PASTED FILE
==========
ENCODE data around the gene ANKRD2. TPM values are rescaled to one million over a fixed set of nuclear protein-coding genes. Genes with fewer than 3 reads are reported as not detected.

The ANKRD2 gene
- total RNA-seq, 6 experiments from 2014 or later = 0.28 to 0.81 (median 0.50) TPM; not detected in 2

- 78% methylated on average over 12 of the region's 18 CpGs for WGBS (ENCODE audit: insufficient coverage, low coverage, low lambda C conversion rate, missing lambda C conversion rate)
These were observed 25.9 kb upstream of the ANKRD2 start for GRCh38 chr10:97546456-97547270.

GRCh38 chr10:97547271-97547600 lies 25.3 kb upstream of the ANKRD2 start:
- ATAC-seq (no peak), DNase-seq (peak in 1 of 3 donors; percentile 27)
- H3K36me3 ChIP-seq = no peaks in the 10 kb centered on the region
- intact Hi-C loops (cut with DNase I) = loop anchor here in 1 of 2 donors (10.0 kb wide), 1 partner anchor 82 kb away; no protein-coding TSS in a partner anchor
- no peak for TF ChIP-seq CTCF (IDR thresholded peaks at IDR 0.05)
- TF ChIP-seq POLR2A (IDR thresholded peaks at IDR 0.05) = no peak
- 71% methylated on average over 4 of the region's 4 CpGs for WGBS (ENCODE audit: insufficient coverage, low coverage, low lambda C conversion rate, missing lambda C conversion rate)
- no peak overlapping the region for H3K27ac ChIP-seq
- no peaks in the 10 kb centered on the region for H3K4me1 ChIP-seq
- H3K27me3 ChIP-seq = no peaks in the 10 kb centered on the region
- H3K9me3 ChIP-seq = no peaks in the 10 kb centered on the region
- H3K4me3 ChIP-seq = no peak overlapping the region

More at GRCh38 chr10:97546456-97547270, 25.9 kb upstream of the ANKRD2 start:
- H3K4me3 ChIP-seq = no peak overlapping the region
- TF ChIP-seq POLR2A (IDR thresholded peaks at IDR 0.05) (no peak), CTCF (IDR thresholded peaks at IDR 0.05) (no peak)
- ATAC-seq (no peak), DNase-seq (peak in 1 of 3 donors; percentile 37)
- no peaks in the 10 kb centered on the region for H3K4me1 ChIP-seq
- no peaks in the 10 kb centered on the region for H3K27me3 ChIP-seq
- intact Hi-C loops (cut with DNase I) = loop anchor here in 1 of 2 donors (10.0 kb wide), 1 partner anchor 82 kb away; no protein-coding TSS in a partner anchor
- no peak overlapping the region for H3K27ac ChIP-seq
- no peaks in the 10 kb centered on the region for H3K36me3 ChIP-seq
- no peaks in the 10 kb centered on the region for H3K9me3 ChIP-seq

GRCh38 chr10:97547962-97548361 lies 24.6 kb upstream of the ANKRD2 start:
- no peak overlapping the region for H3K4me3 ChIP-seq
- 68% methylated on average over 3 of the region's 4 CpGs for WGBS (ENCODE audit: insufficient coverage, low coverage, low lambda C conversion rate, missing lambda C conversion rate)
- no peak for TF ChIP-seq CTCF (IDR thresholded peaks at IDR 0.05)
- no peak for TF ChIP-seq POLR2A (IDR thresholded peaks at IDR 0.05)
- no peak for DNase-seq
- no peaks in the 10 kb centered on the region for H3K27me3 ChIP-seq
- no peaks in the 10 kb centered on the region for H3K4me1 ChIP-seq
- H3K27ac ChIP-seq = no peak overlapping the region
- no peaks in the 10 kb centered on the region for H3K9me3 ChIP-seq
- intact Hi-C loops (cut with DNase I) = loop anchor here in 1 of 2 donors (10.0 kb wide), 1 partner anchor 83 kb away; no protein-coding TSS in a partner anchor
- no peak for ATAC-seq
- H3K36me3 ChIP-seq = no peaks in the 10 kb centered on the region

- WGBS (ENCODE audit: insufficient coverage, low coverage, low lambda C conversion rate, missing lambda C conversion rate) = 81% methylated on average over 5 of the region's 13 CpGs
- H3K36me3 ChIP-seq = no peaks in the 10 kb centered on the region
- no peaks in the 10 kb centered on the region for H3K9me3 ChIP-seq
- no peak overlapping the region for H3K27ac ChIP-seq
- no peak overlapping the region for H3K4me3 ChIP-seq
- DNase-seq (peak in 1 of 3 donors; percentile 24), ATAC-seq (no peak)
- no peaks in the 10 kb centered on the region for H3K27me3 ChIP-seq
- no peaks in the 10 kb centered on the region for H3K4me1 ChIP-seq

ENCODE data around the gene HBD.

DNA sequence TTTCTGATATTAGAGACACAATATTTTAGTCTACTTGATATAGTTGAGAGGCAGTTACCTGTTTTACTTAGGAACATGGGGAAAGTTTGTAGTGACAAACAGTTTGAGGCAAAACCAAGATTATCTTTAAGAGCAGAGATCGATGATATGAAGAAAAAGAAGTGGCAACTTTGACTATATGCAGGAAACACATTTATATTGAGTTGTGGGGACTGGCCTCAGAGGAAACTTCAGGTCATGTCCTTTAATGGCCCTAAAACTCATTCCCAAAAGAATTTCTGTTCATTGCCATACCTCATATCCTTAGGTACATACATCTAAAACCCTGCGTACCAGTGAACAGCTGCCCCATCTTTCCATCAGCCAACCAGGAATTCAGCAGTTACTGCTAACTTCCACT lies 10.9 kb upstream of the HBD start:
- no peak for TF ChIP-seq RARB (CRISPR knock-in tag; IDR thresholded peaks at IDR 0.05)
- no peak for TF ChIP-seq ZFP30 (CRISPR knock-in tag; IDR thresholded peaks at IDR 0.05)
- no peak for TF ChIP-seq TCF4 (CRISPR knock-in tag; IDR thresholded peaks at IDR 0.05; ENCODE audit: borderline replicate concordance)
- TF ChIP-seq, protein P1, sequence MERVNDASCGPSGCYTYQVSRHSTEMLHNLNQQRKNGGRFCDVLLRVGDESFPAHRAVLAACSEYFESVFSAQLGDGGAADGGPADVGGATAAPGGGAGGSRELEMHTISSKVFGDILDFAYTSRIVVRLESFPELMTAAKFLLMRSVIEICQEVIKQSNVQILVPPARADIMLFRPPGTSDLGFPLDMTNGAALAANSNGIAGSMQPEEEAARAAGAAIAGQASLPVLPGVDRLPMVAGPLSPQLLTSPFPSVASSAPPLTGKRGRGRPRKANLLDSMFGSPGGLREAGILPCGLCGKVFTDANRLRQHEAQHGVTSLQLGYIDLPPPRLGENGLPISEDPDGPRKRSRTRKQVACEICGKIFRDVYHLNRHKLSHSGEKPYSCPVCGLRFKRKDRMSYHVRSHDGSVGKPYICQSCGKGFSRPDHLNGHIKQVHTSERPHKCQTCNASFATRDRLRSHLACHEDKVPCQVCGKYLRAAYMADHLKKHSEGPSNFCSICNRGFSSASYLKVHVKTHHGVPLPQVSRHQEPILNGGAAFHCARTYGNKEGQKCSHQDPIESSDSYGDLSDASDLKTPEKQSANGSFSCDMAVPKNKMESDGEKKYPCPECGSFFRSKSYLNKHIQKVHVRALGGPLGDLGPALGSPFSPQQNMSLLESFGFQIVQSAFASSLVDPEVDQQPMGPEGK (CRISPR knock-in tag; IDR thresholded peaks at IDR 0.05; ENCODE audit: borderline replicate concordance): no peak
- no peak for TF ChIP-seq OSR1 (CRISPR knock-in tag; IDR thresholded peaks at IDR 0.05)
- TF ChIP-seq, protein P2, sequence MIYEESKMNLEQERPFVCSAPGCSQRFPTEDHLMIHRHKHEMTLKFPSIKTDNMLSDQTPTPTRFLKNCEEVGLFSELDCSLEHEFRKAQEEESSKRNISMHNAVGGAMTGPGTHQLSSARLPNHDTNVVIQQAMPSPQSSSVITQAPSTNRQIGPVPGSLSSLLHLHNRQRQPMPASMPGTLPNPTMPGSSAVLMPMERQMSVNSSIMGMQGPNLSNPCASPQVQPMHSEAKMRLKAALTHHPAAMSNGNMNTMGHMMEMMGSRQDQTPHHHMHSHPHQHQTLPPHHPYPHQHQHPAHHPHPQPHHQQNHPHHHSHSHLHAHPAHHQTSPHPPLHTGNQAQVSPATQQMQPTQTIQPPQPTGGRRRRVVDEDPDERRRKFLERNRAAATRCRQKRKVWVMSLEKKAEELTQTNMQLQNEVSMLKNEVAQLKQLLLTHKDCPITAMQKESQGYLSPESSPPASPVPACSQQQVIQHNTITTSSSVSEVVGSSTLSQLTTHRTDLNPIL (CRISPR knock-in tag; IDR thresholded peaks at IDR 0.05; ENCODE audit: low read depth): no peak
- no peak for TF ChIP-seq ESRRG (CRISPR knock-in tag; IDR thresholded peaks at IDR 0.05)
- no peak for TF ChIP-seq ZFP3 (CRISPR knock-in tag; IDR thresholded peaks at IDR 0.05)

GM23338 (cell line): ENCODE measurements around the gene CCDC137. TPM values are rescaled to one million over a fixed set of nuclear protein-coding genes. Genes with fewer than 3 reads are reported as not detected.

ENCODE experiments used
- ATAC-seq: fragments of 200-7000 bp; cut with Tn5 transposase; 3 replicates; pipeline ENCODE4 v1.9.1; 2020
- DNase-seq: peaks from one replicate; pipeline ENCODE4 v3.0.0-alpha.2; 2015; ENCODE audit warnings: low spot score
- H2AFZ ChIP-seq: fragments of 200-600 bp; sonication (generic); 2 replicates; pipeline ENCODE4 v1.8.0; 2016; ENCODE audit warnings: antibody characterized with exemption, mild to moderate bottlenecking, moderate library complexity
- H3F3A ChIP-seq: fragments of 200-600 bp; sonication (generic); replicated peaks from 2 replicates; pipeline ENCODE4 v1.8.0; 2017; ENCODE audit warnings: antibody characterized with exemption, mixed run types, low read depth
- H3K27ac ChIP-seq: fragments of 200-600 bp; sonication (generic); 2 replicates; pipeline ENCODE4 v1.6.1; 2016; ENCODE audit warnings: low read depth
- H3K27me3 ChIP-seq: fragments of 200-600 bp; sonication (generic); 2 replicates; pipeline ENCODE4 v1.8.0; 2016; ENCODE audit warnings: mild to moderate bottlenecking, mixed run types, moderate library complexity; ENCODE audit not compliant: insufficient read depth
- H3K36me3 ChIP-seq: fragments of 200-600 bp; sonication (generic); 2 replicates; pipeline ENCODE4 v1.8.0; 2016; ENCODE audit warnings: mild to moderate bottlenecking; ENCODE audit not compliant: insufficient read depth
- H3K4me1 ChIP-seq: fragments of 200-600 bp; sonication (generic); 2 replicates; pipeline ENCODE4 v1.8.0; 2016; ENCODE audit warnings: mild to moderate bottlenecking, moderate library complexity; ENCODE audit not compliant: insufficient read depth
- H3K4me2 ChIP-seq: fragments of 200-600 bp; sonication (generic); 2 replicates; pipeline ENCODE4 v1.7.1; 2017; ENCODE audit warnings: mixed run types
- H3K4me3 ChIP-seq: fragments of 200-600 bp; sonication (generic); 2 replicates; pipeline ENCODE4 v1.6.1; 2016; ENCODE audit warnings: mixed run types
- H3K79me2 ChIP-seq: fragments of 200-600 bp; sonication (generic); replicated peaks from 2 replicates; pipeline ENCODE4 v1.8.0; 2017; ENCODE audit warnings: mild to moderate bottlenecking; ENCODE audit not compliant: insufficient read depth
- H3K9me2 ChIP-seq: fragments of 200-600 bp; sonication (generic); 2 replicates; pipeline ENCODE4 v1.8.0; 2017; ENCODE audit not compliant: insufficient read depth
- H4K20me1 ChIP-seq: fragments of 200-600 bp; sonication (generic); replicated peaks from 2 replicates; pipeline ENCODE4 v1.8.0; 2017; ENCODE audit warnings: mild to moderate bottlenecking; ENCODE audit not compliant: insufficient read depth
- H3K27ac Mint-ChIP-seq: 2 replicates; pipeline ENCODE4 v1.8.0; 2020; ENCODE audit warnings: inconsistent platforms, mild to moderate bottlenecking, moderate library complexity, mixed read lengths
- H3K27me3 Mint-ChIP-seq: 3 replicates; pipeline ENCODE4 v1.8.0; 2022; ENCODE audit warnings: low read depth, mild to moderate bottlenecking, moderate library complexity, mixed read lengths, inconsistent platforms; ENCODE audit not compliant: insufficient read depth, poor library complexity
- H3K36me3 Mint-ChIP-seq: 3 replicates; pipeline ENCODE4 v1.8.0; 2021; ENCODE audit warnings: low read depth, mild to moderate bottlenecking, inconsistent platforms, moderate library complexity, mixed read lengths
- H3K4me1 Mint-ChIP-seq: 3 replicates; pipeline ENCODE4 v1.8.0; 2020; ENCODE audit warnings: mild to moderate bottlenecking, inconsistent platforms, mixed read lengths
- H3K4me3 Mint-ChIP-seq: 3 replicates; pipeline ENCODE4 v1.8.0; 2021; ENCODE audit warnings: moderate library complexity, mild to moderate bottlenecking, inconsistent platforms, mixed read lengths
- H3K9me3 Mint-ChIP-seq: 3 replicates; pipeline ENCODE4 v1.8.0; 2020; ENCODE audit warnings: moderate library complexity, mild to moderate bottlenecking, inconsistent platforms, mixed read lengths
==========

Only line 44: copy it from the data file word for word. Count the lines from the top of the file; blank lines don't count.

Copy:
- no peak overlapping the region for H3K27ac ChIP-seq